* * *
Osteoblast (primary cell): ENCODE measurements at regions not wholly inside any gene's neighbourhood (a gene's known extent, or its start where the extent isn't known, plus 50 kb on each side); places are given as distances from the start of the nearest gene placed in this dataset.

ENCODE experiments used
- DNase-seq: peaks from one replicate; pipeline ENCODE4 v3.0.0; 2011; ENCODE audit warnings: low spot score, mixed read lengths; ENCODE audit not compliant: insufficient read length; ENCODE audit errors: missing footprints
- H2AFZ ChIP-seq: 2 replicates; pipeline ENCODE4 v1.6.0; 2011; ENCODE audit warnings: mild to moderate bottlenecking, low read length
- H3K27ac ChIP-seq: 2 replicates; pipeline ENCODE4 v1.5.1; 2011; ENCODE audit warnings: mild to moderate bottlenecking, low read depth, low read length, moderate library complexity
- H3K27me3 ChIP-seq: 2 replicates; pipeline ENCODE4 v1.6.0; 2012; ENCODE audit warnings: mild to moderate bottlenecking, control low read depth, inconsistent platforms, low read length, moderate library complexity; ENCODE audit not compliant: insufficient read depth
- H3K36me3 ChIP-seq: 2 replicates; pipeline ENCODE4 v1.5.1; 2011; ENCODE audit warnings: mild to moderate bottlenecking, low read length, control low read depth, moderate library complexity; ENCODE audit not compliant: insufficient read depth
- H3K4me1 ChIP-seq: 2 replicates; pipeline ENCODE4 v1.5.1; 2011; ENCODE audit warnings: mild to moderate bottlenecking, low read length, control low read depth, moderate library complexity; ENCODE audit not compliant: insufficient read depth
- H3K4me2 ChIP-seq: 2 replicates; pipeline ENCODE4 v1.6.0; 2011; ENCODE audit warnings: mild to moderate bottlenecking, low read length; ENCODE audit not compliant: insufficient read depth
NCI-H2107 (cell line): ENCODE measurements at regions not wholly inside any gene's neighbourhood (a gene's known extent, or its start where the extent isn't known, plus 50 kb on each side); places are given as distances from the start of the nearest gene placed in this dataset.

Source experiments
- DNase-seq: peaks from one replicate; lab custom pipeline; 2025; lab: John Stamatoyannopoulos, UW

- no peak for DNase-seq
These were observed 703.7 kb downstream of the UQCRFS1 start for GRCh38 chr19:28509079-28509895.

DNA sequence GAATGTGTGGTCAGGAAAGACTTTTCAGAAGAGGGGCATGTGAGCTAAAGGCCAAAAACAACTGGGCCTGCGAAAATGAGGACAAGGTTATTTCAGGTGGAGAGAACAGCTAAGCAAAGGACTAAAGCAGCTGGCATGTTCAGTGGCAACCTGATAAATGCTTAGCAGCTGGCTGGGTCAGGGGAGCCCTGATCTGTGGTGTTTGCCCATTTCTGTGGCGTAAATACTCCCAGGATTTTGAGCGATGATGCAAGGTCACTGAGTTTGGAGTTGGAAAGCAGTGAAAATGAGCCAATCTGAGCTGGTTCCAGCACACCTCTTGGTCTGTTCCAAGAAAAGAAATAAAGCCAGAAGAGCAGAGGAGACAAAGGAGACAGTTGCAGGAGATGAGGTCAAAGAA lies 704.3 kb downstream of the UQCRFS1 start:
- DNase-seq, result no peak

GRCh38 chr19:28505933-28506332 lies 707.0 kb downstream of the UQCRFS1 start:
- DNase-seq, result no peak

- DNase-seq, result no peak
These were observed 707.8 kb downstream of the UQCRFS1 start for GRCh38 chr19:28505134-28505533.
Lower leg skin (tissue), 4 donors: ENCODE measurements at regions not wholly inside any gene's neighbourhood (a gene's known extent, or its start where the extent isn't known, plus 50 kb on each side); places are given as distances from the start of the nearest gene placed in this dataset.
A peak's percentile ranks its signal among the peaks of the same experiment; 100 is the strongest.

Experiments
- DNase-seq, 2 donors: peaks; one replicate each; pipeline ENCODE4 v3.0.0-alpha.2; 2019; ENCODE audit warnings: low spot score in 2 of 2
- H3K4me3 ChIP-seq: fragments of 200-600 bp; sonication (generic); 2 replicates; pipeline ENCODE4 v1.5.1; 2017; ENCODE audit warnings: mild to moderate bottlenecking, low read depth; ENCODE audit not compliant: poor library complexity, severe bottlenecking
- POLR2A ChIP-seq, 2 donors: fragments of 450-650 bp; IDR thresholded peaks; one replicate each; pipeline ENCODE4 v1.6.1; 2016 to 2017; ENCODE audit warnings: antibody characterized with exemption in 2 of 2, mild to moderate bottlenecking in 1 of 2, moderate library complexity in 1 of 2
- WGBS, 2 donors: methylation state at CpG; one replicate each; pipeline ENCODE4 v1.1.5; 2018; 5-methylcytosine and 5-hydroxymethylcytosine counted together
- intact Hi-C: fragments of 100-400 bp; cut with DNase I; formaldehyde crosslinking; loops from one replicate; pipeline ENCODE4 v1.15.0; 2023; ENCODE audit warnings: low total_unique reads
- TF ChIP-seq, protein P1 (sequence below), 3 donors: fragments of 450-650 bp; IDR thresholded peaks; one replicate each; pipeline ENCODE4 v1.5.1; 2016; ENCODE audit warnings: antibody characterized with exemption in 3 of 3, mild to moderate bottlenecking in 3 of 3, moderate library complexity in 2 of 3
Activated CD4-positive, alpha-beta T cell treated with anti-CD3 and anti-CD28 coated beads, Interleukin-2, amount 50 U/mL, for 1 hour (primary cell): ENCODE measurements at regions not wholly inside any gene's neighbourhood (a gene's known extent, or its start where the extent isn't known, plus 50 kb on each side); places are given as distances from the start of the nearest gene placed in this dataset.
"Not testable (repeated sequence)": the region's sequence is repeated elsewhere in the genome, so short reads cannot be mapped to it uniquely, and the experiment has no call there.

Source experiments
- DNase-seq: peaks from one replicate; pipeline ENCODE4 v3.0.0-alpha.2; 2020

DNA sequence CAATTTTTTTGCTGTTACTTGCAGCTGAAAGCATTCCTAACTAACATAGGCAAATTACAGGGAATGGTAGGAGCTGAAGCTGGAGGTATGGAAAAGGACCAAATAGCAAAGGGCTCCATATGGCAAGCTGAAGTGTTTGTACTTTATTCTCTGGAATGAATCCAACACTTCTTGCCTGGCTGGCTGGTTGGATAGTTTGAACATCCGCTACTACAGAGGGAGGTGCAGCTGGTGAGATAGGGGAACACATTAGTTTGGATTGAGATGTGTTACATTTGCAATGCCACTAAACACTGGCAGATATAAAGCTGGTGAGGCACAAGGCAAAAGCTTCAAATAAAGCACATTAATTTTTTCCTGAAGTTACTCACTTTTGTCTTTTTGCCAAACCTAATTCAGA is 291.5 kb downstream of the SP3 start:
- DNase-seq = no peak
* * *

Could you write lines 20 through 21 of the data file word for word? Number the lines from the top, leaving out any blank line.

These were observed 707.8 kb downstream of the UQCRFS1 start for GRCh38 chr19:28505134-28505533.
Lower leg skin (tissue), 4 donors: ENCODE measurements at regions not wholly inside any gene's neighbourhood (a gene's known extent, or its start where the extent isn't known, plus 50 kb on each side); places are given as distances from the start of the nearest gene placed in this dataset.